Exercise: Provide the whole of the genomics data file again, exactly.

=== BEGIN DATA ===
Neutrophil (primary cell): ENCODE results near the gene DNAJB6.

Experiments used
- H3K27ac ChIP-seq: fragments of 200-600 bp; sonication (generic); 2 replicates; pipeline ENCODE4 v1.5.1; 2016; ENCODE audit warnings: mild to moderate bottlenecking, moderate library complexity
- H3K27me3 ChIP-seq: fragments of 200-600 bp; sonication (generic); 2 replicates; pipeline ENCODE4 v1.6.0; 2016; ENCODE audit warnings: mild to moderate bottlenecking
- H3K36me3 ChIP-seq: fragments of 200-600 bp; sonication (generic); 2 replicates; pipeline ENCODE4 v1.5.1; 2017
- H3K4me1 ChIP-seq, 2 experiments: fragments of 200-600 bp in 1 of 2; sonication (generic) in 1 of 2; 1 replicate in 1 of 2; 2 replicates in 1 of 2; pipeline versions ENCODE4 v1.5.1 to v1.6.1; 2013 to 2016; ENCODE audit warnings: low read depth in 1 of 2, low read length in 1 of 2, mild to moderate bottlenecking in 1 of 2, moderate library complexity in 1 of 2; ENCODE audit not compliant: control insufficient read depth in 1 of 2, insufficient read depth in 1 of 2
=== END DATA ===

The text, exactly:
Neutrophil (primary cell): ENCODE results near the gene DNAJB6.

Experiments used
- H3K27ac ChIP-seq: fragments of 200-600 bp; sonication (generic); 2 replicates; pipeline ENCODE4 v1.5.1; 2016; ENCODE audit warnings: mild to moderate bottlenecking, moderate library complexity
- H3K27me3 ChIP-seq: fragments of 200-600 bp; sonication (generic); 2 replicates; pipeline ENCODE4 v1.6.0; 2016; ENCODE audit warnings: mild to moderate bottlenecking
- H3K36me3 ChIP-seq: fragments of 200-600 bp; sonication (generic); 2 replicates; pipeline ENCODE4 v1.5.1; 2017
- H3K4me1 ChIP-seq, 2 experiments: fragments of 200-600 bp in 1 of 2; sonication (generic) in 1 of 2; 1 replicate in 1 of 2; 2 replicates in 1 of 2; pipeline versions ENCODE4 v1.5.1 to v1.6.1; 2013 to 2016; ENCODE audit warnings: low read depth in 1 of 2, low read length in 1 of 2, mild to moderate bottlenecking in 1 of 2, moderate library complexity in 1 of 2; ENCODE audit not compliant: control insufficient read depth in 1 of 2, insufficient read depth in 1 of 2